… whose contributions to astrophysics are too immense to be described in a short blawg post, and that leaves aside his contributions as a popularizer/communicator of science. And it was all possible due to nationalized healthcare — Hawking said so himself.
Dr Hawking would have been "uninsurable" under US standards after his diagnosis half a century ago. Even if he had been able to get "insurance," the cost would have been astronomical (and may well have blocked him from getting a job, because the law on employment disability for people with noncongenital medical conditions has black-hole-sized loopholes and complete loss of information); the exclusions for "experimental treatments" would have been devastating; and he would have had to spend half his waking hours with insurance forms and on interminable telephone holds.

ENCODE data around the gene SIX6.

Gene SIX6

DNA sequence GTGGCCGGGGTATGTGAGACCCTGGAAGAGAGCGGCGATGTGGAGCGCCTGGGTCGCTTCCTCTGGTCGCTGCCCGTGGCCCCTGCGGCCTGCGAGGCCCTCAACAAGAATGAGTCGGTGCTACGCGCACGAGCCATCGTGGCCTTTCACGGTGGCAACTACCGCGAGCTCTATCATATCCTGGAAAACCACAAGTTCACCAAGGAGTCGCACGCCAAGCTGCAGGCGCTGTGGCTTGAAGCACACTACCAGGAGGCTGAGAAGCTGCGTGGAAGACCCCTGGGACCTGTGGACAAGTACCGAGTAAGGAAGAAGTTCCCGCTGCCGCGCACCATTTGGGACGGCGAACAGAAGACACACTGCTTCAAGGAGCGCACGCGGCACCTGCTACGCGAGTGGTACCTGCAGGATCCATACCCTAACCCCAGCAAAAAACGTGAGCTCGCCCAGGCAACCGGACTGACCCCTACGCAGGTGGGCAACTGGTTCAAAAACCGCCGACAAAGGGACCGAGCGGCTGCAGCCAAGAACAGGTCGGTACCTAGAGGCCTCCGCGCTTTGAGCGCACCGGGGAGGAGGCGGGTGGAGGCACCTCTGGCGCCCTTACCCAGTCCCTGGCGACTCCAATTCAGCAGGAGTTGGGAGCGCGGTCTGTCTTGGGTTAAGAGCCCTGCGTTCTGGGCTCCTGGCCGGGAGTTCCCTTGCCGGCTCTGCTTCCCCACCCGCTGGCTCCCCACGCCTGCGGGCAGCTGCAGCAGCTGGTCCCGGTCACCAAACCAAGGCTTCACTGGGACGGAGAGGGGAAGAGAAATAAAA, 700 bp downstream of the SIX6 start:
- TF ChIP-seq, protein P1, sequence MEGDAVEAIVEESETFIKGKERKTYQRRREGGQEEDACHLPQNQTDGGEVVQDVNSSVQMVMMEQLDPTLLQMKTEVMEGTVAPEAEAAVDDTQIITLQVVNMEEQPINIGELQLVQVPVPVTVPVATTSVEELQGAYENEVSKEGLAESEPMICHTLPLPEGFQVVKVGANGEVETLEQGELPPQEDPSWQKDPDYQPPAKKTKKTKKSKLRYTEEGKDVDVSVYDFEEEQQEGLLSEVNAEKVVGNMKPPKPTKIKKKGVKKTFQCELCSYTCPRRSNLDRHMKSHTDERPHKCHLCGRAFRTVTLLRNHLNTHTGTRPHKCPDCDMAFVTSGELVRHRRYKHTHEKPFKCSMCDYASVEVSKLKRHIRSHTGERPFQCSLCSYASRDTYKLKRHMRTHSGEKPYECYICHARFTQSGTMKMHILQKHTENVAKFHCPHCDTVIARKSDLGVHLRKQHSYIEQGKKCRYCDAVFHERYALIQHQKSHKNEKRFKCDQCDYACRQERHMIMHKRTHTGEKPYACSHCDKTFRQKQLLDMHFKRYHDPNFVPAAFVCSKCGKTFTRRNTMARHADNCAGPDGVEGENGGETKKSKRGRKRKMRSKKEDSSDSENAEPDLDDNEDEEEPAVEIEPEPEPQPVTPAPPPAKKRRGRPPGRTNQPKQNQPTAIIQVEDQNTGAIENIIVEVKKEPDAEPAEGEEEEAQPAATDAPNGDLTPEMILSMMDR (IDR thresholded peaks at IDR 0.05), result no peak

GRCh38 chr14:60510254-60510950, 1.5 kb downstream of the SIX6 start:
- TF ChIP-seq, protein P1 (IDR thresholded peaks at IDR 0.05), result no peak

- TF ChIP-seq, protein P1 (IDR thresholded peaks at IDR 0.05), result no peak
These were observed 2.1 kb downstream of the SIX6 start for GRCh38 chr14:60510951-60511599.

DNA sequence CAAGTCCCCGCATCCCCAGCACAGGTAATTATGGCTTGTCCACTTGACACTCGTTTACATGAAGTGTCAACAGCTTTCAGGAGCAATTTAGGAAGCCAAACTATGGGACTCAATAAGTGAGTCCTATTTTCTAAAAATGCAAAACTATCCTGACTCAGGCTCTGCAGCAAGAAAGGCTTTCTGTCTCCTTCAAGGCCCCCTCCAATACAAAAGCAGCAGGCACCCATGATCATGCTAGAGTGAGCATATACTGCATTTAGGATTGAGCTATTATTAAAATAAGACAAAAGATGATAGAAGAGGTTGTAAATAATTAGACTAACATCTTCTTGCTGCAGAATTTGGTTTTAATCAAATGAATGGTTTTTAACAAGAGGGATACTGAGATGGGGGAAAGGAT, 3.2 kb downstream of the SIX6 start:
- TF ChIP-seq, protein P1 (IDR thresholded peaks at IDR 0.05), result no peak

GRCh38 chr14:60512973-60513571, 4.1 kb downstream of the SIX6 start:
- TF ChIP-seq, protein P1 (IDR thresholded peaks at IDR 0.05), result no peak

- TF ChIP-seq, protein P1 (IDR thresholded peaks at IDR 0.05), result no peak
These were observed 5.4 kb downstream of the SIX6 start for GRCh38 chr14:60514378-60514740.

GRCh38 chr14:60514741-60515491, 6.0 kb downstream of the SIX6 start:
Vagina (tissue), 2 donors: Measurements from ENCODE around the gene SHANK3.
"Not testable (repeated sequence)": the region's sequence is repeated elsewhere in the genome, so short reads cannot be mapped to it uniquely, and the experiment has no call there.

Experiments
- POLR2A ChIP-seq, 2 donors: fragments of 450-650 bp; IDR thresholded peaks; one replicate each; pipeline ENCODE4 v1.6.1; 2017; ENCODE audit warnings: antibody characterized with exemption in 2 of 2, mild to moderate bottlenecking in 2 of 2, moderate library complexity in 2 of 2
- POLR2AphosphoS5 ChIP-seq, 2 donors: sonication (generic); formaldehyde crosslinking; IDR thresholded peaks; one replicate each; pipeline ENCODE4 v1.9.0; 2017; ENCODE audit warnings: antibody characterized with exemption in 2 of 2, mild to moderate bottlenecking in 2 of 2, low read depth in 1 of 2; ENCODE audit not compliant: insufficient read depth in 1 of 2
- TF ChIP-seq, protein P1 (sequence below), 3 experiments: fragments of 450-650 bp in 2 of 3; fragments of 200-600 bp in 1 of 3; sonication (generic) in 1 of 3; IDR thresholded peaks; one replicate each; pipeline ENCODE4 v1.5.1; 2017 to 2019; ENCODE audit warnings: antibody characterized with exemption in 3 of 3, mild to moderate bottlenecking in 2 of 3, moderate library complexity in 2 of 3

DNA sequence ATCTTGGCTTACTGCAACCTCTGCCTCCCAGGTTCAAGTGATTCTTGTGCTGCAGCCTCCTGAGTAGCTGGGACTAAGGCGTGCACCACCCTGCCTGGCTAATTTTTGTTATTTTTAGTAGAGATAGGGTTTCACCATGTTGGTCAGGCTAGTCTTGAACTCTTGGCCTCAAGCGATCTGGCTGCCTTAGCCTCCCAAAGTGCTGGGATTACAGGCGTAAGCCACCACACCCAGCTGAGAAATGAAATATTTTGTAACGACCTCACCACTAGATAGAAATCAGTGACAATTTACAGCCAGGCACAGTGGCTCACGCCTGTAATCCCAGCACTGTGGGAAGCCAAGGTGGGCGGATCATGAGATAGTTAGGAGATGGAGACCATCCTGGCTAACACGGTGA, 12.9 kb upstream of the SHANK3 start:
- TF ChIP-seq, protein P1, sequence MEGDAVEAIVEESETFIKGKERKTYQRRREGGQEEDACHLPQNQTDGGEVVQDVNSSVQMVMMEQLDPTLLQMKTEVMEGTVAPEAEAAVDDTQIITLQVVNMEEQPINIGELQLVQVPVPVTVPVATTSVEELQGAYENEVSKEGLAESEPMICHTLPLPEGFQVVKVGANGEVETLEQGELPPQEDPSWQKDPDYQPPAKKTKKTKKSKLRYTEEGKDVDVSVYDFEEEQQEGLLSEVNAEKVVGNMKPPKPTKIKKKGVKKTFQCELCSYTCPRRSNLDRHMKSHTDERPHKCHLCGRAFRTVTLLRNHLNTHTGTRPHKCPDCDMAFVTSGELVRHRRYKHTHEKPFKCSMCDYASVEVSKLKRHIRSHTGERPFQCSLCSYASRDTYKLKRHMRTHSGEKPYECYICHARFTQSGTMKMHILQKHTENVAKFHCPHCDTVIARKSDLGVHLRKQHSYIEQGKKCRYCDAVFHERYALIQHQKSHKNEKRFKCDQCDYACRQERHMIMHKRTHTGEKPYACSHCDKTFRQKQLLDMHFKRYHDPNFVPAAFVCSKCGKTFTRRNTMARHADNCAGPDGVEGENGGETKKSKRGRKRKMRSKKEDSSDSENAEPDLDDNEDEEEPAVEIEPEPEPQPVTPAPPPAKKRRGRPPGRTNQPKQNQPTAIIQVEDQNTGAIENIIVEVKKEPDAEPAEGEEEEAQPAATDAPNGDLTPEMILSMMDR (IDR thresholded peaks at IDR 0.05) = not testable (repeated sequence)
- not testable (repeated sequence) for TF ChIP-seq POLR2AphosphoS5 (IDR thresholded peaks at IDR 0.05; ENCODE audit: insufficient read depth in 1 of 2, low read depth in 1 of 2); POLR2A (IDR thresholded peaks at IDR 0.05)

It's not that nationalized healthcare caused his brilliance. It's that it was one of several necessary conditions for his brilliance to flourish.
So the next time you're worrying about how the US is falling behind in the sciences, think about Dr Hawking's career. In particular, consider that we do not and cannot know about US-based scientists — or artists or anyone else — who failed to achieve their potential because, well, "Coverage Denied."
A very bad way to begin Pi Day — the death of the Lucasian Professor of Mathematics.